2.3 Effect of incentives in stated preferences valuations

Given the absence of work on the effect of incentives in environmental discounting, we look towards the literature on stated preference

studies for valuing environmental goods. While valuation is not the objective in this experiment, discounting tasks are essentially asking respondents to value an environmental good at two different points in time and then express their preference for either. In this context, findings from the valuation literature may help inform a priori expectations.

A large environmental and health literature has raised concerns over hypothetical biasFootnote 2 in willingness-to-pay (WTP) tasks. While there are cases where hypothetical and incentivized valuations have appeared identical (Smith and Mansfield, 1998; Johannesson, 1997) most studies find that hypothetical valuations exceed actual values (List & Shogren, 1998; Fox et al., 1998; Cummings et al., 1995). A meta analysis of 29 experimental studies found that hypothetical valuations were larger than actual ones by a factor of 3 (List & Gallet, 2001), while a later meta-analysis of 28 stated preference valuation studies found differences by a factor of 2.60 (Murphy et al., 2005).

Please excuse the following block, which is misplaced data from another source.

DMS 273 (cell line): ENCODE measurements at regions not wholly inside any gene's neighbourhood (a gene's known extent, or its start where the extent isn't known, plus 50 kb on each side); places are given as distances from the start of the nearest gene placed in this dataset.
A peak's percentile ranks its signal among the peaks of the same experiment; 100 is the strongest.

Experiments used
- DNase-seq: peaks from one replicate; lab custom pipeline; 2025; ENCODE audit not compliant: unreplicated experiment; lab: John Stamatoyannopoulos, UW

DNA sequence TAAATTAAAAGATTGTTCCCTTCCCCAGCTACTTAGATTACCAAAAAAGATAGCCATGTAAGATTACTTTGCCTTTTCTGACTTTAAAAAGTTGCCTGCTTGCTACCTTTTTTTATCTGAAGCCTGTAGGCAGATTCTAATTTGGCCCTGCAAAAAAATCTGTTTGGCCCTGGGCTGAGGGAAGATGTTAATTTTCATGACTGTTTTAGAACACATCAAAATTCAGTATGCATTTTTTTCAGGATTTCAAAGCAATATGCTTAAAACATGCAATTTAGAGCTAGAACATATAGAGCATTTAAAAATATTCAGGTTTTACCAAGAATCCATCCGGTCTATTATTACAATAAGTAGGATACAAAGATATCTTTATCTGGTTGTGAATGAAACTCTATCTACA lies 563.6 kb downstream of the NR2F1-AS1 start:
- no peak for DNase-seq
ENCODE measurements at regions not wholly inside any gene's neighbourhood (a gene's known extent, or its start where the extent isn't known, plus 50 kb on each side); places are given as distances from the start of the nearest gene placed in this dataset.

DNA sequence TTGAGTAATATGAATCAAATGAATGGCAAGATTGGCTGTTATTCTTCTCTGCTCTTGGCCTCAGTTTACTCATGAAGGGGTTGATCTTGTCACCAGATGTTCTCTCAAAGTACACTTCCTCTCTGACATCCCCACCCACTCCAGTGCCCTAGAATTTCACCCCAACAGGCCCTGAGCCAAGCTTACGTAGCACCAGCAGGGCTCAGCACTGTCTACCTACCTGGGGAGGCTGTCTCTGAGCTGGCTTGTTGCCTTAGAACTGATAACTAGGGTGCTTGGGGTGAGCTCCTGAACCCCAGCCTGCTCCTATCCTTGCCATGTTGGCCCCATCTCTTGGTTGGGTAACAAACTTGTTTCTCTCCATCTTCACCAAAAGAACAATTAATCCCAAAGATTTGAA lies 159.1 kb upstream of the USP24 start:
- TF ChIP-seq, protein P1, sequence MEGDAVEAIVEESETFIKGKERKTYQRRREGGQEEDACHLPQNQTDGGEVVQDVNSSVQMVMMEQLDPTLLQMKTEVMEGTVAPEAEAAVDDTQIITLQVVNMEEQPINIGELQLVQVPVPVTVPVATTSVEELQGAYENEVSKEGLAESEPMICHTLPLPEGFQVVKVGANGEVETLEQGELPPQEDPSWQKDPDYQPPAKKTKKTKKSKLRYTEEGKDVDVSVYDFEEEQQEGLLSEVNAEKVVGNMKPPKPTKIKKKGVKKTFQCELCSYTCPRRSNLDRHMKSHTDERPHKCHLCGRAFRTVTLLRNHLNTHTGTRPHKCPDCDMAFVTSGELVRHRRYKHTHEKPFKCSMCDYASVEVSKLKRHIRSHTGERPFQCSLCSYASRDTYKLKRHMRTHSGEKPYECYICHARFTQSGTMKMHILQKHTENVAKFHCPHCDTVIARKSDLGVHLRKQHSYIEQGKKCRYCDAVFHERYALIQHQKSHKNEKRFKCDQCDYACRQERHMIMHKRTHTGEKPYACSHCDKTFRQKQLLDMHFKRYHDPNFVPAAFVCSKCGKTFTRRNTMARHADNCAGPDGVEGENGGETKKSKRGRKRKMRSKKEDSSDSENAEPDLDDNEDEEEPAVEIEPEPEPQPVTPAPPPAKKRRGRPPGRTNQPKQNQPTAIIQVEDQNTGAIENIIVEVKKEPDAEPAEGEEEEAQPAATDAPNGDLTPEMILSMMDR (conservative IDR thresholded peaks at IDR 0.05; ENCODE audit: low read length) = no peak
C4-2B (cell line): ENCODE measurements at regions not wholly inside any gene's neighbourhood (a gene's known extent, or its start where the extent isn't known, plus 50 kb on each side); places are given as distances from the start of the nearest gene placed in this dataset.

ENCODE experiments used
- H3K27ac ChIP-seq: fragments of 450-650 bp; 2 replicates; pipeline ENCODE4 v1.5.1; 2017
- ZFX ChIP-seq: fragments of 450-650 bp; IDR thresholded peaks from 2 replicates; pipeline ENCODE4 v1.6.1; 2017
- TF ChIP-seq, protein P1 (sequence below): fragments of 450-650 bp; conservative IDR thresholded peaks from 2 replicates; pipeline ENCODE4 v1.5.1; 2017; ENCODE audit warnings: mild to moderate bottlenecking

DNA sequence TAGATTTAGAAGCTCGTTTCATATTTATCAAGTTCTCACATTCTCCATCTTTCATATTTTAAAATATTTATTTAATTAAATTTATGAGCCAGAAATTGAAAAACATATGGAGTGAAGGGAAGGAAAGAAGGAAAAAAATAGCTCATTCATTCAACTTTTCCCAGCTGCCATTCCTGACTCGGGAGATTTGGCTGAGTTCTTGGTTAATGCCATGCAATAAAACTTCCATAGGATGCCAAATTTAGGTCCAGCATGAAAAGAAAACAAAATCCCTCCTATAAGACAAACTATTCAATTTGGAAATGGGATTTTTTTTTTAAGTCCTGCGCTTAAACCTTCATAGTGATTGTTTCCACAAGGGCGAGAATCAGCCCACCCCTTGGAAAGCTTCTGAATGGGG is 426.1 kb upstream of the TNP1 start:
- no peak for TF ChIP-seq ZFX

Looking at the determinants of hypothetical bias, List and Gallet (2001) highlight familiarity of subjects with the question being posed as the main driver of differences between hypothetical and incentivized valuations - which are perceived as errors made by subjects in conveying their true value. The issue of familiarity and certainty in ones responses is implicit in Johannesson (1997) who observes that eliciting subjects’ confidence in their valuation and controlling for it mitigates the presence of hypothetical bias in the valuation exercise. Familiarity is also cited by Harrison and Rutström (2008) as the possible reason behind Smith and Mansfield (1998)’s lack of evidence of hypothetical bias.

3 Methodology